Wednesday, March 27, 2013

From the audit of carbon neutral government

"... [Carbon] offsets can only be credible in B.C. if, among other things, the revenue from their sale is the tipping point in moving forward on a project. It must be an incentive, not a subsidy, for the reduction of GHGs. Yet neither project was able to demonstrate that the potential sales of offsets were needed for the project to be implemented. Encana’s project was projected to be more financially beneficial to the company than its previous practices, regardless of offset revenue, while the Darkwoods property was acquired without offsets being a critical factor in the decision. In industry terms, they would be known as ‘free riders’ – receiving revenue ($6 million between the two) for something that would have happened anyway..."

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  1. I guess the mentality is... Hell we would like to give you six million taxpayer's dollars cause hey they won't know! We spent twice that pitance on the bollywood awards! The kid's in foster care sure don't need anymore! What's the problem.
    These dummies just want a hip and sexy premier right? right???

  2. Norm, I haven't found this info here or elsewhere... though it may just be my selective reading: 1.) Who owned Darkwoods before we bought the carbon offsets? (I sure hope we didn't buy it from ourselves — and pay some traders $millions for the negotiations.)

    2.) The Darkwoods people: did they buy if for a song before selling it to us for an opera? 3.) Do we actually OWN Darkwoods... or do we pay the owners a fee, just to keep the trees upright? If the latter: if we stop paying for the offsets... do we lose our share of Darkwoods?

    Just asking!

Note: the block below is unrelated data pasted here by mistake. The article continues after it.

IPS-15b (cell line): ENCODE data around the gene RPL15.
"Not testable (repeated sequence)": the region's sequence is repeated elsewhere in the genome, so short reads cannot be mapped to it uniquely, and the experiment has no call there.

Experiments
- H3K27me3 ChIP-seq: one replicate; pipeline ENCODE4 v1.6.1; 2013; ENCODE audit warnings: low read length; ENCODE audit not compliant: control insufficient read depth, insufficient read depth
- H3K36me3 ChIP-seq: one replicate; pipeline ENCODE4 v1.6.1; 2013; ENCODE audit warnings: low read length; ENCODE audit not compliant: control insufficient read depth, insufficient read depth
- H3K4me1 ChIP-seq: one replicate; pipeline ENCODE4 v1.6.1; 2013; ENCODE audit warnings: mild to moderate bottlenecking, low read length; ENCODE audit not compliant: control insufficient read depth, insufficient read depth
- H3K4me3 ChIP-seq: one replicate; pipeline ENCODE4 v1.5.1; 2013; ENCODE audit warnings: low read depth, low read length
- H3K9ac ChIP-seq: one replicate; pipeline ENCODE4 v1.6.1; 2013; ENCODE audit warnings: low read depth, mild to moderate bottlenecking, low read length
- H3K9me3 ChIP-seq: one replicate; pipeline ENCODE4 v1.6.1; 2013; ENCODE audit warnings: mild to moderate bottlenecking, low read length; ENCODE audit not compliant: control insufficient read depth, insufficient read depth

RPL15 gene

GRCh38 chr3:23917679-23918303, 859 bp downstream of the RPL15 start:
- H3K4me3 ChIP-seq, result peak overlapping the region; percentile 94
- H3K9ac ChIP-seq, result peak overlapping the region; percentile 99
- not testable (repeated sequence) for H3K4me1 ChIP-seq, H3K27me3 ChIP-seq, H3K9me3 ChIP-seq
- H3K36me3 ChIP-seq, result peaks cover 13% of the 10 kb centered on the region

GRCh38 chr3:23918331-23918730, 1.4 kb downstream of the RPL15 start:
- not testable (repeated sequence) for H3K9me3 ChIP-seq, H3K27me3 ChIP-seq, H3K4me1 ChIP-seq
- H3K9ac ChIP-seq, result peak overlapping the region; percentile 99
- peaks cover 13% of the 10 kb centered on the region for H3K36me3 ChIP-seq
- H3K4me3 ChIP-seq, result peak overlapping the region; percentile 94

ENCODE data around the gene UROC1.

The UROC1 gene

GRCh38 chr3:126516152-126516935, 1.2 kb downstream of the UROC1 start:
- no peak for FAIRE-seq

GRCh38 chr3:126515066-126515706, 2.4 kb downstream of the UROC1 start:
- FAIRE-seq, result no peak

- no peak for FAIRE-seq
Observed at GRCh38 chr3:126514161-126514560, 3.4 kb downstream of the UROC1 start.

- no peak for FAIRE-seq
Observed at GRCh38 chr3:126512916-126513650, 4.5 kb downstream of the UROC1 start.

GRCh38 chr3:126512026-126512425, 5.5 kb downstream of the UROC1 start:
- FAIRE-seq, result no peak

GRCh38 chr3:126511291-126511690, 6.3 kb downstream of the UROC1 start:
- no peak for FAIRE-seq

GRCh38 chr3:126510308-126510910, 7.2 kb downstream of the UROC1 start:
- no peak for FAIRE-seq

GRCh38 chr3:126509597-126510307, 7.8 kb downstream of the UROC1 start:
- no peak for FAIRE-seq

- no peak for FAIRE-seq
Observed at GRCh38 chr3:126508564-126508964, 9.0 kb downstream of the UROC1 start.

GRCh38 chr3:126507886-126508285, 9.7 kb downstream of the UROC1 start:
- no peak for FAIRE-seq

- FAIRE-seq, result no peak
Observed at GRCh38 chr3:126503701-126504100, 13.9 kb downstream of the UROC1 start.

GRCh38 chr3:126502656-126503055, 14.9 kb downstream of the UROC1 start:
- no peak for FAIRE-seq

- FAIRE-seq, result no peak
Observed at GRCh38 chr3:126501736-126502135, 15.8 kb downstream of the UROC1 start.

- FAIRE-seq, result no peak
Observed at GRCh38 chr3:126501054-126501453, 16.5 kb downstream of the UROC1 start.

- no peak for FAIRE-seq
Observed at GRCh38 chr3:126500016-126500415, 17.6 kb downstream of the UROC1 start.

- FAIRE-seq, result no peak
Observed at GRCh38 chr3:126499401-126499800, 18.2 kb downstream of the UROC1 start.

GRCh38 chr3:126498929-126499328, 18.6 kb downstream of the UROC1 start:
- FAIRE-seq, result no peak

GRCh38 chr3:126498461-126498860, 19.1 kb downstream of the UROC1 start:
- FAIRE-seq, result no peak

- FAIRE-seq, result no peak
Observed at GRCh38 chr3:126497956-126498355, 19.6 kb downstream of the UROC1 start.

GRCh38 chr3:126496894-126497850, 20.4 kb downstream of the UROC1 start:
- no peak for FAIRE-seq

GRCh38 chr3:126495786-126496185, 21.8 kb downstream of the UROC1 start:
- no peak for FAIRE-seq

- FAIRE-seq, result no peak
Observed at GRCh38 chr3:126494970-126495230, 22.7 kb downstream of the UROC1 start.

1. The Province newspaper, July 24 2008:

      "Pluto Darkwoods Forestry Corp., which is owned by the Duke of Wuerttemberg, a wealthy German who envisioned the land as a possible refuge in hard times."

  3. So: if we don't continue to pay him offsets to keep the trees upright, the Duke will threaten to cut them down?

  4. Ah... I'm seeing more clearly now: the Duke is out of the picture now. (Feel free to scrub my 1:12 remark, as it only adds confusion to the situation.) The Nature Conservancy of Canada (a private non-profit organization) now owns the land. More on this at:

    Still some unanswered questions though: if NCC is a non-profit organization... who is making the money off these carbon offsets? We know who's losing the money.

    1. No so fast. Maybe there is more to the story than first appears. Here is something from the Nelson Daily News, Sept 1, 2005:

      "A local land developer has purchased a 425-acre parcel of land on the waterfront near Procter with hopes of creating a major subdivision.

      "Kootenay Lake Estates Development Corporation (KLEDC) plans to build 46 houses in the near future on almost three kilometers of waterfront, and an unspecified number on the upland part of the property in the longer term.

      "...The owners of KLEDC are Nelson residents Oliver and Siara Berkeley and Jon and Karen Long. Oliver Berkeley is also one of the proponents of the Silver Basin project, which would see a new ski hill just outside Nelson and a major ski resort within the city.

      "...KLEDC purchased the property in December, 2004, from the Pluto Darkwoods Corporation, a timber company."

      More research needed.

  5. Yes, there could be a story here. The timelines would be a good starting point.

    The KLEDC website says: "Formerly protected from development through inclusion in the then BC Forest Land Reserve, the lands comprising Kootenay Lake Village only became developable after the dissolution of that reserve in 2004. At that time, the lands were purchased by the current owners, the Berkeley Family who have over the course of the last seven years master planned and developed the property."




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